What actually is muscle tightness?

Person suffering with muscle tightness having physical therapy
(Image credit: Getty)

Muscle tightness is a feeling you’ll know all too well if you’ve pushed yourself that little bit harder while training. Some consider it to be the hallmark of a full-blooded workout while to others, the discomfort can be alarming or at the very least, inconvenient. 

Often referred to as muscle stiffness, this common phenomenon occurs when soreness, pain or cramping causes the muscles to feel tight, making it more difficult for you to move in the way that you usually would. 

Although muscle tightness can be the result of something more serious, especially if accompanied by other symptoms, such as a fever, swelling or weakness, more often than not, stiffness in the muscles is caused by a sprain or strain and will usually resolve on its own. 

If you’re suffering from post-workout tightness, check out some of the best foam rollers for massaging those sore muscles. First though, read on to discover what muscle tightness is and ways you can minimize suffering from it in the future.  

What is muscle tightness and what does it feel like?

While we might commonly characterize muscle tightness as stiffness, or even pain brought on by exercise, the general scientific definition refers to the limited range of motion that accompanies such a feeling. According to studies such as this one at Nursing Research, this is often caused by a muscle or muscles being shortened due to being overworked, through exercise, including lifting heavy weights.  

 According to Gina Reinge, an experienced sports therapist and scientist, it’s important to understand the root cause of muscle tightness as it may be a symptom of an underlying injury: "It can be caused by injuring a muscle, as scar tissue, which forms after a muscular injury and creates a shortening effect on the muscle,’ she explains. ‘Similarly, it can be caused by health conditions, such as inflammatory diseases or spasticity in muscles."

Gina Reinge
Gina Reinge

Gina Reinge is an experienced sports therapist who has spent years working with professional athletes, including having spent four years working at the High Performance centre in Bath, U.K., with international elite-level Judo players. Along with her husband, she runs a multidisciplinary clinic.


How can you avoid muscle tightness?

There are a few handy ways to safeguard against muscle tightness however. Although this National Library of Medicine study argues that the impact of stretching before or after workouts has a negligible impact on reducing delayed onset muscle soreness (DOMS), it is generally considered wise to stretch muscles before and after exercise.  

Runner holding leg

(Image credit: Getty)

Reinge recommends that “to avoid muscle tightness it is important to stretch well after you exercise. Muscles will shorten in response to overload, so this will help to return your muscles to their pre-exercise length.” It’s also worth noting that some studies such as this one published in PeerJ suggest that the onset of soreness will depend to some degree upon each individual’s muscles, so as with any form of exercise, it’s wise to pay careful attention to the signals from your body.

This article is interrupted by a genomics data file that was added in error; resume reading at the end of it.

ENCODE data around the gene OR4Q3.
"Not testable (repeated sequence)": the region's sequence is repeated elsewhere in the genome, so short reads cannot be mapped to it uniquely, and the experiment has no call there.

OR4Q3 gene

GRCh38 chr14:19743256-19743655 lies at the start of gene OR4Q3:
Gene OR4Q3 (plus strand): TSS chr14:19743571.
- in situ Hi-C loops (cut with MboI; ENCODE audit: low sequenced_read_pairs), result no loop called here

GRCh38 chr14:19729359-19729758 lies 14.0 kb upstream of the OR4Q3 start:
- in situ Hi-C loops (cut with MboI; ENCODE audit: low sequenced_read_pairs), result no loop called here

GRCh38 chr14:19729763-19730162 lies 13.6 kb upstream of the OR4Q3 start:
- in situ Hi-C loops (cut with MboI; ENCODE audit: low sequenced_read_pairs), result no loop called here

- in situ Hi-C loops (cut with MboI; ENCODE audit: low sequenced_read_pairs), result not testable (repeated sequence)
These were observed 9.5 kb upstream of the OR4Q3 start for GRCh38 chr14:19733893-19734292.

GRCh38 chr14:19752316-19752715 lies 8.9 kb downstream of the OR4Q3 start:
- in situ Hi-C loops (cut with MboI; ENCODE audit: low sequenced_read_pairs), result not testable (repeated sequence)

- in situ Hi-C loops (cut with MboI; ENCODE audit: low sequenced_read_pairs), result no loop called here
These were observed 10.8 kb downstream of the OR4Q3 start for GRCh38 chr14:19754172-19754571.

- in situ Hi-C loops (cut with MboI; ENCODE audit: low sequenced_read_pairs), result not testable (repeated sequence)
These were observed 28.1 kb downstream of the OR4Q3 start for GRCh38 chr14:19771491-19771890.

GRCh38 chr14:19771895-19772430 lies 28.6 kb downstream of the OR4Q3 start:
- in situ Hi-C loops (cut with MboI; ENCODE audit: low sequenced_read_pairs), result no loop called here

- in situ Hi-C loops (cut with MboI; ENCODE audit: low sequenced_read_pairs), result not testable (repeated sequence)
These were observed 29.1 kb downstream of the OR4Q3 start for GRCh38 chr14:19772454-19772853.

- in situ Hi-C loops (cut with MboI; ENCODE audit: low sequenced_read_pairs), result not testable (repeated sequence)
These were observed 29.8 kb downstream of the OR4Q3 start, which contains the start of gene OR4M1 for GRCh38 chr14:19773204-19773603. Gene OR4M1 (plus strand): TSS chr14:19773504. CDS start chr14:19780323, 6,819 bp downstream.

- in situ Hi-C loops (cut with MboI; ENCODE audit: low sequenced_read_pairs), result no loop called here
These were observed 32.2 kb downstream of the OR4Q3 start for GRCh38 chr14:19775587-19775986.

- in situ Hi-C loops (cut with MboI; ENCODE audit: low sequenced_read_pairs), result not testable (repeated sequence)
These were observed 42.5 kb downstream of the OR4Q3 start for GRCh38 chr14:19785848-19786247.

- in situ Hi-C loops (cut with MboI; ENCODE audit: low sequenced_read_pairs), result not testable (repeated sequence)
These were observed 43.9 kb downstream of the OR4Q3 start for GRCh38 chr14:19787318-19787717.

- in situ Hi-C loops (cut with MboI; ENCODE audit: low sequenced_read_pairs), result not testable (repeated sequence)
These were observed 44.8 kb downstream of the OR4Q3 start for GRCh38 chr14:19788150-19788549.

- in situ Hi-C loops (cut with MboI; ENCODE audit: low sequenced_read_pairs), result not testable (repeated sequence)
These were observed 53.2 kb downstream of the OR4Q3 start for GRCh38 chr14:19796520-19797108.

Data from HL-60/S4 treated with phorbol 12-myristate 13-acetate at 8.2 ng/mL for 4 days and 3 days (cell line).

While warming down and stretching out are undoubtedly useful in alleviating tightness, also consider the style, frequency and intensity of your workout. “Muscle imbalance can cause tightness in muscles,” explains Reinge, so ensure your home weights training regime works all parts of the body evenly so one area isn’t overworked compared to another. “If your sport favors one particular area, racket sports are a good example of this, ensure you use the gym to keep the less-used areas strong to maintain correct muscle balance.”

How can you treat muscle tightness?

The most simple and effective way to treat muscle tightness is to simply strengthen the muscles. There’s a reason why newer converts to workouts suffer from DOMS following their initial workouts and that is because their muscles aren’t used to the rigors of fitness training. The more you train, the more resilient your muscles will become, although do bear in mind that certain training approaches (such as progressive overload in weight training) can be designed to work your muscles to exhaustion, meaning in those cases, DOMS is a near certainty.  

Women stretching in park

(Image credit: Getty)

As for relieving the symptoms of muscle tightness, Reinge states that “sports massage can help with the symptoms of muscle tightness, but to stop the tightness reoccurring you need to work out where the imbalance is and strengthen the body accordingly.” She also adds that “you can do some self checks yourself in the gym using the isolation weight machines.”

On the whole, the ‘no pain, no gain’ approach espoused by some isn’t always the most efficient route to getting results. Yes, muscle stiffness is proof that you have pushed your body past its usual limits, but the time that it takes you to physically recover from such a grueling workout could well eat into the quality of your next planned training sessions. Listen to your body and always aim to train smarter, rather than harder. 

Dan Cooper

Dan Cooper is an experienced fitness writer who firmly believes in the power of running. The hardest race he has completed so far was Tough Guy, the world’s oldest and most demanding OCR event. There he learned that you may be able to outpace opponents, but outrunning hypothermia? That's a different race entirely.